"I'm numb," said one Hazara after watching it. It had taken her breath away, she said.
The looming resurgence of Islamic State-Khorasan (ISI-K) following the withdrawal of U.S. forces and de facto collapse of the Afghan army represents yet another threat. Many fear that once the attention of the international community and media has shifted elsewhere, the Taliban will start a campaign against those who might lead a Hazara resistance.
One of them is Zulfiqar Omid, a former lawmaker turned resistance leader. He revealed he has established an armed Hazara resistance in Central Afghanistan, comprising some 800 regular fighters and 5,000 volunteers.
He had exhausted all other avenues, pleading with foreign governments to not abandon Afghanistan to the Taliban, he explained in a recent WhatsApp call from an undisclosed location.
"Everyone claimed the Taliban is modern, it's changed," he said. "But it hasn't changed – the killing, the violence has increased." His men were "standing against terrorism," he said, fearing that new terror networks would now emerge in Afghanistan under the Taliban's leadership.
The Hazara resistance leader said he had recently held talks with Ahmad Massoud, whose father, an ethnic Tajik, became famous for leading the resistance against the Soviets in the 1980s and then the Taliban. Shah Massoud was killed in a suicide bombing in 2001, but his son has been leading the fight against the Taliban in Panjshir.
Armed resistance "a recipe for disaster"
Until recently, the mountainous province north of Kabul was the only part of Afghanistan that had so far resisted the Taliban's sweeping offensive. Surrounded by mountains, the small valley has held out against both Soviet and Taliban invaders in the past.
Zulfikar Omid said Tajik and Hazara forces would unite against the Taliban, which is now equipped with state-of-the-art American weapons originally intended for the Afghan army. While he admitted that the resistance fighters' weapons, readily sourced from a burgeoning black market and even Taliban sources, might not be the most modern, he said the men's "willingness" and desperation made up for it.
But armed resistance by the Hazara could "be a recipe for disaster," fears Niamatullah Ibrahimi, a lecturer at La Trobe University in Australia and author of The Hazaras and the Afghan State. The Taliban could easily impose an economic blockade on the Hazara regions, he said, leading to mass famine. It might also result in more widespread massacres and revenge acts against the community.
Many Hazaras are fleeing, among them most of the well-educated, and that exodus would, Ibrahimi said, result in the Hazaras losing their voice in Afghanistan.
Seeking refuge in Pakistan
Up to 6,000 refugees, among them many Hazaras, have already made their way to Quetta in Pakistan, a city with a sizeable Hazara community, according to sources on the ground. Many are being housed in local mosques, others by local residents.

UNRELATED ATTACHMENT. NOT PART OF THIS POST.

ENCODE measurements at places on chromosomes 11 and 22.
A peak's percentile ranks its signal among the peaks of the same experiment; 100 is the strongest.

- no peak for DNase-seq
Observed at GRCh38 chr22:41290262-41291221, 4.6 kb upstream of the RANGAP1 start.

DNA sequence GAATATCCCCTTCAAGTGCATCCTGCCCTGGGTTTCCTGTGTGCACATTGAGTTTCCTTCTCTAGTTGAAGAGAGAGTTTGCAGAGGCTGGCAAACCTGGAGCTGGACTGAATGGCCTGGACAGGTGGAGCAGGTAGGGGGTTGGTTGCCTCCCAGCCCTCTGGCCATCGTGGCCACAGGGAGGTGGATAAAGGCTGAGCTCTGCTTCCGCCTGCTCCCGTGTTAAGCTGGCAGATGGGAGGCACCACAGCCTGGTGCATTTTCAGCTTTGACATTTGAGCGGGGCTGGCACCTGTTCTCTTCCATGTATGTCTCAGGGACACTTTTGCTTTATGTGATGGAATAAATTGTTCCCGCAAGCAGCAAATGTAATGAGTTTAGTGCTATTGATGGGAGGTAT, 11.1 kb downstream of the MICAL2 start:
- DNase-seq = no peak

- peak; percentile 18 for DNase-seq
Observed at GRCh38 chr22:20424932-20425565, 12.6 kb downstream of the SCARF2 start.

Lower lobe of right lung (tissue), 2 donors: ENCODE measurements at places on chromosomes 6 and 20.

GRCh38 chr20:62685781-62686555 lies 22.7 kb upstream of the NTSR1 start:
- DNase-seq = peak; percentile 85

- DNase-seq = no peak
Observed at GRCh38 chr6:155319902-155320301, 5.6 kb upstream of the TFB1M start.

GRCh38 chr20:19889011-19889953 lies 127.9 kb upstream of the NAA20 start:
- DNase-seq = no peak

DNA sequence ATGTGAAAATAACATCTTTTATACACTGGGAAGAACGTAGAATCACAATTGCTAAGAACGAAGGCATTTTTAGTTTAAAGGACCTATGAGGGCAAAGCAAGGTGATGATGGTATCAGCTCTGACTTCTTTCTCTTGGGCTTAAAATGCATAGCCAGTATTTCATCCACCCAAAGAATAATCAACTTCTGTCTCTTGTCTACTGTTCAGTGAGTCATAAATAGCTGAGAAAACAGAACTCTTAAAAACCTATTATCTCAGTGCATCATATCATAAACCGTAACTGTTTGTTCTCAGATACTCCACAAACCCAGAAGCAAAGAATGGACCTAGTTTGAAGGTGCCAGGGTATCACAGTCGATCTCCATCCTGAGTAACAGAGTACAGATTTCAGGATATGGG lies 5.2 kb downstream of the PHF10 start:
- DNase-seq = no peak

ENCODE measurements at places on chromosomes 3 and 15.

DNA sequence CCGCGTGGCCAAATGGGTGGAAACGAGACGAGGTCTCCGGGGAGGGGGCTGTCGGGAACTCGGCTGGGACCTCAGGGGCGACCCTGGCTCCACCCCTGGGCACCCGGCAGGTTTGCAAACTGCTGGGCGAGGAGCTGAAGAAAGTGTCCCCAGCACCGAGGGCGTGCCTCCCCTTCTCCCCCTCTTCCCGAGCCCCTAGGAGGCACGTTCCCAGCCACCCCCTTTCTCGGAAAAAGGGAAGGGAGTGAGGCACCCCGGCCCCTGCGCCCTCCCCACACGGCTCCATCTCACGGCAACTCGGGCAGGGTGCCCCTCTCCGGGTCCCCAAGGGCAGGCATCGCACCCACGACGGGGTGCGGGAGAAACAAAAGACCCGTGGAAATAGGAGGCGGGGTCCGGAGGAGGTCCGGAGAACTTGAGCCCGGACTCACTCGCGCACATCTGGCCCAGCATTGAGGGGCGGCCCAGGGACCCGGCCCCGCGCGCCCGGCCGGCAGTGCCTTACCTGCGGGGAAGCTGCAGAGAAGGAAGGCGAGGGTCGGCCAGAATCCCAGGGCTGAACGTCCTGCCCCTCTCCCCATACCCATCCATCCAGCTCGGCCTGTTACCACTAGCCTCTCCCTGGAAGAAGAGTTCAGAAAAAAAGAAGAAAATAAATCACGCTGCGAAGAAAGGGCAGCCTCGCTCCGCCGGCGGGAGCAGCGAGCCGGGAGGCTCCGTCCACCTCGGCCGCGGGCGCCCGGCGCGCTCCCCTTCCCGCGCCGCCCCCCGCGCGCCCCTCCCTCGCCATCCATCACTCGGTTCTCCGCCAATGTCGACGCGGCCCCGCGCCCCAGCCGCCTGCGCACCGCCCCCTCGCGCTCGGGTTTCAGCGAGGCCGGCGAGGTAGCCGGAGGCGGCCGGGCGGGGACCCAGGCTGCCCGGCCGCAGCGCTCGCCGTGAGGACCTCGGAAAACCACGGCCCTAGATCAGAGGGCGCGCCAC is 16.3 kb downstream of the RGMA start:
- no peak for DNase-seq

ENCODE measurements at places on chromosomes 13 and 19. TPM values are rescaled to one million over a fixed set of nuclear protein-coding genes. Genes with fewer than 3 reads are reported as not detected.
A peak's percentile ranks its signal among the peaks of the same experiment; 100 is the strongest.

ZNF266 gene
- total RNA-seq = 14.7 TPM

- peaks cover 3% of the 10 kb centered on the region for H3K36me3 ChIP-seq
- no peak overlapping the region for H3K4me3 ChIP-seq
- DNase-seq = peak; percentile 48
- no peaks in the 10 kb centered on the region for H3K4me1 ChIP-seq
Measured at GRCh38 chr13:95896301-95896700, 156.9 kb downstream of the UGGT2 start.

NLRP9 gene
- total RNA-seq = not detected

We spoke to one man, a 27-year-old labourer from Nimroz province in southwest Afghanistan, who had fled to Quetta in mid-August. The man had found refuge with a local mechanic, who had said he had taken in the man and seven other family members, including one child, as he had a spare room.
When the Taliban arrived in Nimroz, the Afghan man said, "everyone started running, trying to leave the country." At the border, he noted, there had been "chaos." The family had to bribe officials to cross into Pakistan, although the man was unsure whether they were Pakistani or Afghan border guards.
Pakistan has its own history of bloody sectarian violence against religious minorities, including Shias. But, he said, as long as the Taliban rule Afghanistan, they would not return.
Back in Kabul, the 19-year-old Hazara woman was equally desperate to flee the Taliban's rule, even though her family did not qualify for evacuation.
While civil society activists, journalists and those worked for foreign militaries have qualified for evacuation, the Hazaras as an ethnic group have not been awarded such status by any foreign government.
These desperate Hazara men and women are being left to fend for themselves.
The avid cinephile, whose WhatsApp profile showed a smiling young woman, her scarf pushed back to reveal her long hair, was terrified she would no longer be able to continue her education under the Taliban.
"As a woman, an uneducated woman, the only thing expected from you is to bear children, to be a sex slave," she said, sobbing. She did not appear to harbour any hope that a freedom fighter would swoop in to save her and topple the regime, like in her favourite movie.
She continued to cry, then tried to compose herself.
"You cannot run away from the Taliban in Afghanistan," she said quietly.
Naomi Conrad, Birgitta Schuelke-Gill & Samad Sharif
© Deutsche Welle 2021